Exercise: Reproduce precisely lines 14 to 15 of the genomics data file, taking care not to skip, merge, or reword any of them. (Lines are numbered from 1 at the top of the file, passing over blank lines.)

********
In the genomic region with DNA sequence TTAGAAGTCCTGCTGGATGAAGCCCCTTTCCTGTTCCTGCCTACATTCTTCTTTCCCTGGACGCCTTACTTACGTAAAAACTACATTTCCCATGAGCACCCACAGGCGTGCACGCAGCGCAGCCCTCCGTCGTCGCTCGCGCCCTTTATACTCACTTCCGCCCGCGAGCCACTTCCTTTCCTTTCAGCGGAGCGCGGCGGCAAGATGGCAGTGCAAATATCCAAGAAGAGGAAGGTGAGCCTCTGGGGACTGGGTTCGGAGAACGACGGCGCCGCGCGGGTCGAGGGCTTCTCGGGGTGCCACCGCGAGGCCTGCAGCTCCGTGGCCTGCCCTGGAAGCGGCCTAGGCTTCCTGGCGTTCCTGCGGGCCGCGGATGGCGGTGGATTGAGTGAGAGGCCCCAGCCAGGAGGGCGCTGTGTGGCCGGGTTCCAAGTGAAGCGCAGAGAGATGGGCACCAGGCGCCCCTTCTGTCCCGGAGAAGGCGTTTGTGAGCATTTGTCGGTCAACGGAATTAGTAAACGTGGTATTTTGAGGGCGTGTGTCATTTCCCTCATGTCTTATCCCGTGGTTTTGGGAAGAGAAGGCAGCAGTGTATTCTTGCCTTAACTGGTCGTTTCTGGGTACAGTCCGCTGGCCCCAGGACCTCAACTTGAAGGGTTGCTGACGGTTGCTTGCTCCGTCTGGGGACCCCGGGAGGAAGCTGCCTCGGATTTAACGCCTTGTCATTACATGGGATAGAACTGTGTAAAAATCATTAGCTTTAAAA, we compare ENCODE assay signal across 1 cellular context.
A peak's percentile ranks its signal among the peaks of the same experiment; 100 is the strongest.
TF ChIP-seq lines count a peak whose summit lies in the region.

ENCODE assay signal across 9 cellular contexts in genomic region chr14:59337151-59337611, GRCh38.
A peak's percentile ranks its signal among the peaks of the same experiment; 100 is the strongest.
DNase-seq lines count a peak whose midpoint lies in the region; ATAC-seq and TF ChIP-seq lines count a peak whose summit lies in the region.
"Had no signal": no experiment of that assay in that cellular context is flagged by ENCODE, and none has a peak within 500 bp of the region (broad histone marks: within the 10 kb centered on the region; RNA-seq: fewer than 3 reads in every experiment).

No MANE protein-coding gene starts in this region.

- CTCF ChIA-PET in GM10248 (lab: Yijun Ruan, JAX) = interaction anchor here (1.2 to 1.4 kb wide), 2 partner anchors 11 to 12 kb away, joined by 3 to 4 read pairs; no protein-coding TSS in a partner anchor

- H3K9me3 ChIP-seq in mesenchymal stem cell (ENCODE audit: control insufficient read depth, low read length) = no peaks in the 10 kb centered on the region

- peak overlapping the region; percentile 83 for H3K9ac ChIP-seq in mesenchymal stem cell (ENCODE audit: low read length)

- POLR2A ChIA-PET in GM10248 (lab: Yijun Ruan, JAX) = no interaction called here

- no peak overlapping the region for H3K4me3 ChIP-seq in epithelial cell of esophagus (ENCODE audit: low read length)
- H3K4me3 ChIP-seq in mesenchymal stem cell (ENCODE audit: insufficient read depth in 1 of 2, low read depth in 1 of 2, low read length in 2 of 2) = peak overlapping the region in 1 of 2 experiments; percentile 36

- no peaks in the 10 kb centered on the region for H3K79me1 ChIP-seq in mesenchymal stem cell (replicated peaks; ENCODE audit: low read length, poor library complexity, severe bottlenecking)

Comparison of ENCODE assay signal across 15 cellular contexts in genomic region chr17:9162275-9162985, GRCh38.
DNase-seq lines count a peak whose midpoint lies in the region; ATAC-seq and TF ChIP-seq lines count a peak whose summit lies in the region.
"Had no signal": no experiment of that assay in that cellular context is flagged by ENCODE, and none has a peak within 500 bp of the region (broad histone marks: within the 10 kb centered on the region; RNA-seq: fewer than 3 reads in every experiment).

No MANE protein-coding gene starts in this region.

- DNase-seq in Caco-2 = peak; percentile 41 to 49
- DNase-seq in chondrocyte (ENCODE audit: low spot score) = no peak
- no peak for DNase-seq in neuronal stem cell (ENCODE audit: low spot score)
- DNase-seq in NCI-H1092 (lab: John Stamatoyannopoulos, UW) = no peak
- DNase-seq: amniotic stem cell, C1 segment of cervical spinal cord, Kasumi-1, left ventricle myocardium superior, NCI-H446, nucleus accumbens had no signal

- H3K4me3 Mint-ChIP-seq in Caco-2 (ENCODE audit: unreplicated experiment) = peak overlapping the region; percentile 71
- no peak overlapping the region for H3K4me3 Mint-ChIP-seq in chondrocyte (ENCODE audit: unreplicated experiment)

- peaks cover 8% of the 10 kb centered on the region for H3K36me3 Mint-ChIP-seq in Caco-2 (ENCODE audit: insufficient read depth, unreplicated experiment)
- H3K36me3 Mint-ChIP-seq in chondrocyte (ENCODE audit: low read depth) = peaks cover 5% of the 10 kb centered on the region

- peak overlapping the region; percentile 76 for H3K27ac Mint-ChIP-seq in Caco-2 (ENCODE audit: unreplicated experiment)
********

- H3K4me3 ChIP-seq in mesenchymal stem cell (ENCODE audit: insufficient read depth in 1 of 2, low read depth in 1 of 2, low read length in 2 of 2) = peak overlapping the region in 1 of 2 experiments; percentile 36

- no peaks in the 10 kb centered on the region for H3K79me1 ChIP-seq in mesenchymal stem cell (replicated peaks; ENCODE audit: low read length, poor library complexity, severe bottlenecking)